Highlight 2: I’m Here to Give Him the Opportunity to Fail
With all of the action in the episode, it may be easy to tune out some of the conversations towards the end of the episode. Don’t! Ubukata and Seiseki’s coach have one of the most philosophically resounding discussions I’ve seen in an anime. It’s easily relatable, especially if you’ve found yourself wondering what the point of a teacher is during your own schooling. This scene helped me see educators in a whole new light. Suddenly, my university studies make a lot more sense…
The team has to face a lot of competition. While it’s important to rely on others for support, it’s easy to use them as a crutch. You can’t lift yourself to your full potential without failing first. Only then you can see where you can improve. Each team member must accept their own flaws and how they can translate them into success. If you’re unable to grow on a personal level and see your own strengths, it’s impossible to know how you can support the rest of your team. This expands on last week’s thematic analysis but turns it on its side. While last week the emphasis was on relying on your team for support, this week the emphasis is on knowing the difference between true support versus perceived (using people to hide your faults).
Tsukamoto and Ooshiba, now rivals for the position on the team as a starter, both explore their own flaws from opposing standpoints. Ooshiba is naturally talented, but ignorant. Tsukamoto is a hard worker, but ignorant as well. In order to stay on the starting roster, they’ll need to learn a lot about themselves. The action has picked back up and our heroes are playing soccer again, which is always good! But unlike previous soccer matches, the tension this week isn’t so much against the opposing team, but within Seiseki itself! I’m glad to get to see Kurusu’s squad get a chance to play with Tsukamoto. I wanted to see more of that team play, but maybe next week will give me this opportunity. As always, the subtleties of Kazama’s character are absolutely fantastic, so be sure to keep an eye out for him in the background. He doesn’t say much this episode, but his facial expressions are fantastic.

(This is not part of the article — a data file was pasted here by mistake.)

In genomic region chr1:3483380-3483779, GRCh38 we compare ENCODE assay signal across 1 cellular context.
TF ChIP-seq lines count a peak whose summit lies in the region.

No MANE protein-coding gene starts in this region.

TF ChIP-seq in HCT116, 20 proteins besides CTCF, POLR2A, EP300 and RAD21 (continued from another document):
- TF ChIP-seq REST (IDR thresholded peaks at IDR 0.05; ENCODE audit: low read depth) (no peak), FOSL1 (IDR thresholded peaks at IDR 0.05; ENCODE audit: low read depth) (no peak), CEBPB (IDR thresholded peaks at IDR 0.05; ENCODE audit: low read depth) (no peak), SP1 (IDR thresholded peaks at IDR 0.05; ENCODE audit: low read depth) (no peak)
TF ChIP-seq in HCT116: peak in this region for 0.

There’s too much left hanging off the cliff this week! The first-years need to get it together or else they aren’t going to get to play much the rest of the season. I have a few ideas as to how they can get their actions in sync, but Tsukamoto always manages to screw it up last minute. I hope that’s not the case now!
Watch through the episode and let me know your predictions for next week. Do you think Tsukamoto and the other first-years will score a goal or are you leaning towards another tragic moment? I’m scared to find out, honestly!
NEXT TIME: I’m Sure I Can’t Stay At Seiseki Any Longer